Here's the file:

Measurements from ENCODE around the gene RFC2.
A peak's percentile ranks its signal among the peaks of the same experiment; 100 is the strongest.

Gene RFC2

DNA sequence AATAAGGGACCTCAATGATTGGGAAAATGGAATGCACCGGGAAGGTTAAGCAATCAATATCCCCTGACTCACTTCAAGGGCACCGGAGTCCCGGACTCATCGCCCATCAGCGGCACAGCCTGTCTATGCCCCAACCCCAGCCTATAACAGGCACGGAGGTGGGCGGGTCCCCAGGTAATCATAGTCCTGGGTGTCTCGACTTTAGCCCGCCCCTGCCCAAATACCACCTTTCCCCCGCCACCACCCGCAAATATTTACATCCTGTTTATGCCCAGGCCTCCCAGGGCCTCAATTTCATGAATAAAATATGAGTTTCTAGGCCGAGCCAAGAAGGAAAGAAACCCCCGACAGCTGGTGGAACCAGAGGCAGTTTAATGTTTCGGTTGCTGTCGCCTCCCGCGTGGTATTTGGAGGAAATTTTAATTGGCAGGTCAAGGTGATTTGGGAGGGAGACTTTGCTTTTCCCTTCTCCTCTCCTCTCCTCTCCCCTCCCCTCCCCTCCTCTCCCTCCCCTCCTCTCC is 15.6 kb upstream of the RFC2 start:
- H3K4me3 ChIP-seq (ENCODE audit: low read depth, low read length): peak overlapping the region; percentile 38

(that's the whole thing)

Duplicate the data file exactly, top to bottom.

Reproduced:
Measurements from ENCODE around the gene RFC2.
A peak's percentile ranks its signal among the peaks of the same experiment; 100 is the strongest.

Gene RFC2

DNA sequence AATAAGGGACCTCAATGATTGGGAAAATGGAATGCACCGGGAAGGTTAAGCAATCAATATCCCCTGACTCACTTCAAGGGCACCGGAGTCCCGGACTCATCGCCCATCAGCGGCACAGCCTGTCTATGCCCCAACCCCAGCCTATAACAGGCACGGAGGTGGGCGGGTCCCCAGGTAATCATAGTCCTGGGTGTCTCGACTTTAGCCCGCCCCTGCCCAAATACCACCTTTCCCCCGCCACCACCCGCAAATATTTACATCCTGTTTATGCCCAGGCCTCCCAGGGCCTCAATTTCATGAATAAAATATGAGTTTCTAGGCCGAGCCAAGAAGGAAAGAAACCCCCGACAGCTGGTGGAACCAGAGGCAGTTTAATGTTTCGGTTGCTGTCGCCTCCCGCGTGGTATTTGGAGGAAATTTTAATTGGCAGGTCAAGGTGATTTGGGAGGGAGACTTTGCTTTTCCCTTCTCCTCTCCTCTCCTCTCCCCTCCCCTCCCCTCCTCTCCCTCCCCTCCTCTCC is 15.6 kb upstream of the RFC2 start:
- H3K4me3 ChIP-seq (ENCODE audit: low read depth, low read length): peak overlapping the region; percentile 38